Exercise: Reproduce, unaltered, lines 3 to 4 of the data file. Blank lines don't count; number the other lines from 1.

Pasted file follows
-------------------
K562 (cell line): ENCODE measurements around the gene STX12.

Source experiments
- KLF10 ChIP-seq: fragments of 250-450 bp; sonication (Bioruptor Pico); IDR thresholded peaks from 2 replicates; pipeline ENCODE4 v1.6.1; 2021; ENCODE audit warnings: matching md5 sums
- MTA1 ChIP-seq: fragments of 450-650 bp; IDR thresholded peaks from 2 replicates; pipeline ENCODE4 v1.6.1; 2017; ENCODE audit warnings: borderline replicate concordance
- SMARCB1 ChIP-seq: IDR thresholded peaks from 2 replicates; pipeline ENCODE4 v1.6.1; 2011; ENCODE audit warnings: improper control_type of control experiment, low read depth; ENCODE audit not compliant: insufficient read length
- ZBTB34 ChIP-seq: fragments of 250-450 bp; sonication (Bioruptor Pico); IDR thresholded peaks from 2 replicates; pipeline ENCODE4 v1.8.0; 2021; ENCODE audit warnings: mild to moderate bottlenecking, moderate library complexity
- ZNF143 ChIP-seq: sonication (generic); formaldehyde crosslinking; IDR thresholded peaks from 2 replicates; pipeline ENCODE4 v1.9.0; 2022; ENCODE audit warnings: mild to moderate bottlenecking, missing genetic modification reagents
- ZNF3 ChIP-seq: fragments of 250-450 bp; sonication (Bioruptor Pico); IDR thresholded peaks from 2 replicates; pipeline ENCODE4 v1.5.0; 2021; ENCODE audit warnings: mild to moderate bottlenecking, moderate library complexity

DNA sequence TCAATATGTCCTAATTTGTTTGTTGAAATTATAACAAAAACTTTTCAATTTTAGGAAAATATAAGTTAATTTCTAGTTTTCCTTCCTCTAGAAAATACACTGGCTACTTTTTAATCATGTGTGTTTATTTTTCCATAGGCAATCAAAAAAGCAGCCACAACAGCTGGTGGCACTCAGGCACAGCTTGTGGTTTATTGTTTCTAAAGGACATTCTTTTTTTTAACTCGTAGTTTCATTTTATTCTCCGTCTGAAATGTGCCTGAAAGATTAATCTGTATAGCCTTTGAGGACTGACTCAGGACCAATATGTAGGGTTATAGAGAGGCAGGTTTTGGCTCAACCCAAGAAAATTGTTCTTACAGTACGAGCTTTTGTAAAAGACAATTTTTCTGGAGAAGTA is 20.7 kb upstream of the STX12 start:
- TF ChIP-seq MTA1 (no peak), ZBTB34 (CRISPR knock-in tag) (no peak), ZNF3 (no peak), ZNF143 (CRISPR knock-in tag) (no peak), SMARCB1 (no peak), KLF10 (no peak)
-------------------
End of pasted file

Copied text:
- KLF10 ChIP-seq: fragments of 250-450 bp; sonication (Bioruptor Pico); IDR thresholded peaks from 2 replicates; pipeline ENCODE4 v1.6.1; 2021; ENCODE audit warnings: matching md5 sums
- MTA1 ChIP-seq: fragments of 450-650 bp; IDR thresholded peaks from 2 replicates; pipeline ENCODE4 v1.6.1; 2017; ENCODE audit warnings: borderline replicate concordance